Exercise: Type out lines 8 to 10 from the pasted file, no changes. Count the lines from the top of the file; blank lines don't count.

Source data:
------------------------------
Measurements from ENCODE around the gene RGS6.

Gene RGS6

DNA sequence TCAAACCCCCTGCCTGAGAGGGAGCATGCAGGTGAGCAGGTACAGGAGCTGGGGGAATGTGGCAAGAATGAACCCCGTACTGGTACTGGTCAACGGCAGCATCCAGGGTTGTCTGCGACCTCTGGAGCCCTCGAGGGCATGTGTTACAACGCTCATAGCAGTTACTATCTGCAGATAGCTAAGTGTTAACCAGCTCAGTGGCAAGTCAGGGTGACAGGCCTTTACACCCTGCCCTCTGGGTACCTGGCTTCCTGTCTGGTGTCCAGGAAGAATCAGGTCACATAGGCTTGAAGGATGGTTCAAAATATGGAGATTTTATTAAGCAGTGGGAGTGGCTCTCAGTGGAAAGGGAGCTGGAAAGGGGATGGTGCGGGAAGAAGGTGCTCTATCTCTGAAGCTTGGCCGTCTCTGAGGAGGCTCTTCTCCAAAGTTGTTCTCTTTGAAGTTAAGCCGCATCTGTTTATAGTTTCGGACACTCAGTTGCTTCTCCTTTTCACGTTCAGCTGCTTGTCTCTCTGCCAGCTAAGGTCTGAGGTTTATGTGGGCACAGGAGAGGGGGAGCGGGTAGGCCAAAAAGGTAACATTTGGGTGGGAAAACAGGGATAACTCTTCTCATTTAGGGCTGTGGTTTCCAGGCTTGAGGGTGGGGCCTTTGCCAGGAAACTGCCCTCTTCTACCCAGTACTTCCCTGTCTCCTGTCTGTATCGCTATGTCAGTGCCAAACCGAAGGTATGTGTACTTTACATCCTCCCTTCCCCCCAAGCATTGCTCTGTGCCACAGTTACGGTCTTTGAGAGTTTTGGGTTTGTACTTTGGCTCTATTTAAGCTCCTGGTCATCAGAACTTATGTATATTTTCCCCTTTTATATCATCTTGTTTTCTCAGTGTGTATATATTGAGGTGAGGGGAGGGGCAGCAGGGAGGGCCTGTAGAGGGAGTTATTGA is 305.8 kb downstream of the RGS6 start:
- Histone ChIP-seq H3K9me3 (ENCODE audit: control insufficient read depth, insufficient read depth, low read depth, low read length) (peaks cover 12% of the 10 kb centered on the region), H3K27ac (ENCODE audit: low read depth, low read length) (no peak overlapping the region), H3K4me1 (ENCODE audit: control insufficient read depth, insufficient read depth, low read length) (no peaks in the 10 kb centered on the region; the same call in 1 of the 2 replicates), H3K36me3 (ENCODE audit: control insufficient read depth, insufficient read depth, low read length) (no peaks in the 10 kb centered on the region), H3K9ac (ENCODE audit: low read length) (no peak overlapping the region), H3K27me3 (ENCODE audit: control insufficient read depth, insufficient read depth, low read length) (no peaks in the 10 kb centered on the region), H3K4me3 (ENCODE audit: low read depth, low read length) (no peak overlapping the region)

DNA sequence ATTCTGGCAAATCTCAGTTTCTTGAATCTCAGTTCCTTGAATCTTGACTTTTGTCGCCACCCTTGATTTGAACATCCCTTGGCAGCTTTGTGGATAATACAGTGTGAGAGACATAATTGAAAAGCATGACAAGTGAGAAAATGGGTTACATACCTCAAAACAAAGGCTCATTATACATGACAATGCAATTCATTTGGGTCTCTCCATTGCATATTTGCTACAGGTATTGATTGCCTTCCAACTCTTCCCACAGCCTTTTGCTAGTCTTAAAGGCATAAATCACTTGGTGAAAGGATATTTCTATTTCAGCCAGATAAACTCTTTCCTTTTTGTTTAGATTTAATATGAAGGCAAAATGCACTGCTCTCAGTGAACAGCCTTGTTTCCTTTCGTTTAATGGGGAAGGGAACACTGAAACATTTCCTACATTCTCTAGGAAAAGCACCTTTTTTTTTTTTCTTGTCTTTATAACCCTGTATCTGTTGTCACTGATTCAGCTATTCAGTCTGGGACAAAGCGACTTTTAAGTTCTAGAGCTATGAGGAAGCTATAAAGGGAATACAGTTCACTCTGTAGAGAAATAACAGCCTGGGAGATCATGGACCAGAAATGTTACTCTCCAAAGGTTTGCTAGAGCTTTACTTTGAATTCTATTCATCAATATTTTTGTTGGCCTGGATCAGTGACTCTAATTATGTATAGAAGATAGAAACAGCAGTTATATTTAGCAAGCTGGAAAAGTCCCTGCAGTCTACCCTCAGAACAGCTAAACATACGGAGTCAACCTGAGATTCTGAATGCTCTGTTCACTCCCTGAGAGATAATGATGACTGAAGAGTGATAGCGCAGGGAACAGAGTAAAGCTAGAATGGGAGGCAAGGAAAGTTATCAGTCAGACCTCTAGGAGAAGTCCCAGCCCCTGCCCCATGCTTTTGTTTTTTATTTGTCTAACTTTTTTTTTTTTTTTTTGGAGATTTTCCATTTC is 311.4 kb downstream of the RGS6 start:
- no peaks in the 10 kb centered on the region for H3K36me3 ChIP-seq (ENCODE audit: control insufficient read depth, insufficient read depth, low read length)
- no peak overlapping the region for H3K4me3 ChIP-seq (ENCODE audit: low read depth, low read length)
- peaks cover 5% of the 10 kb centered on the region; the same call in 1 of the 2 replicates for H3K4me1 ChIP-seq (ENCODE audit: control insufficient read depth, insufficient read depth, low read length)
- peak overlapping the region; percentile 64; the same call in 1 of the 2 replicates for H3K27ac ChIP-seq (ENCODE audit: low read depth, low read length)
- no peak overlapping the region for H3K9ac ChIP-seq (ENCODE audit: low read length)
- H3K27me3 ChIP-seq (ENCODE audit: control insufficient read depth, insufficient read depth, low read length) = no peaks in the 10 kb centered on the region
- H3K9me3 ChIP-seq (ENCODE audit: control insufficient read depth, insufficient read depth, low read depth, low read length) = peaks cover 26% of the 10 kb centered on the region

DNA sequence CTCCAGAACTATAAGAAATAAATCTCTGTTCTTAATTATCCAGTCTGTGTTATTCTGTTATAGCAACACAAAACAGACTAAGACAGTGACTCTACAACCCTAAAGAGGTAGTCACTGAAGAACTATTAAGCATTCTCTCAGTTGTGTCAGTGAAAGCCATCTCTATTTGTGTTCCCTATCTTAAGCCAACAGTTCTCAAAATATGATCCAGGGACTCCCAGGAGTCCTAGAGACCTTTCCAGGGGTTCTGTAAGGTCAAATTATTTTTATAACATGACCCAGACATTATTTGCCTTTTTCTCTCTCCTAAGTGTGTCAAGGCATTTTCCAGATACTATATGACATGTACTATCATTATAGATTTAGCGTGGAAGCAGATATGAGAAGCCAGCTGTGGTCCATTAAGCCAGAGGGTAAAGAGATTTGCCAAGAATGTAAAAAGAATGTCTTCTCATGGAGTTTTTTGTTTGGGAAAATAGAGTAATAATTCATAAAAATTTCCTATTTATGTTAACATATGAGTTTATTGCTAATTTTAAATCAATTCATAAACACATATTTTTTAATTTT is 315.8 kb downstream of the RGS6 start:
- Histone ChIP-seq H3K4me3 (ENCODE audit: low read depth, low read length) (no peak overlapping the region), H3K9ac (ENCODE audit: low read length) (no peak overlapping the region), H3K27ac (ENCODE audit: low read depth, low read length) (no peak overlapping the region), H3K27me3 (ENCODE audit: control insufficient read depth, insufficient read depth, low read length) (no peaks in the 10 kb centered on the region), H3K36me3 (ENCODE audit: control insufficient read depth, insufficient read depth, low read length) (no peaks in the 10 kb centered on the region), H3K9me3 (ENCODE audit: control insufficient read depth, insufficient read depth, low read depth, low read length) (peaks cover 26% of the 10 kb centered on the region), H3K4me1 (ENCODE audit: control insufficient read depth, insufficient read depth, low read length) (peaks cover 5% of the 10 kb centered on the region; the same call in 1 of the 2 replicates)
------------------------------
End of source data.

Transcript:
- peaks cover 5% of the 10 kb centered on the region; the same call in 1 of the 2 replicates for H3K4me1 ChIP-seq (ENCODE audit: control insufficient read depth, insufficient read depth, low read length)
- peak overlapping the region; percentile 64; the same call in 1 of the 2 replicates for H3K27ac ChIP-seq (ENCODE audit: low read depth, low read length)
- no peak overlapping the region for H3K9ac ChIP-seq (ENCODE audit: low read length)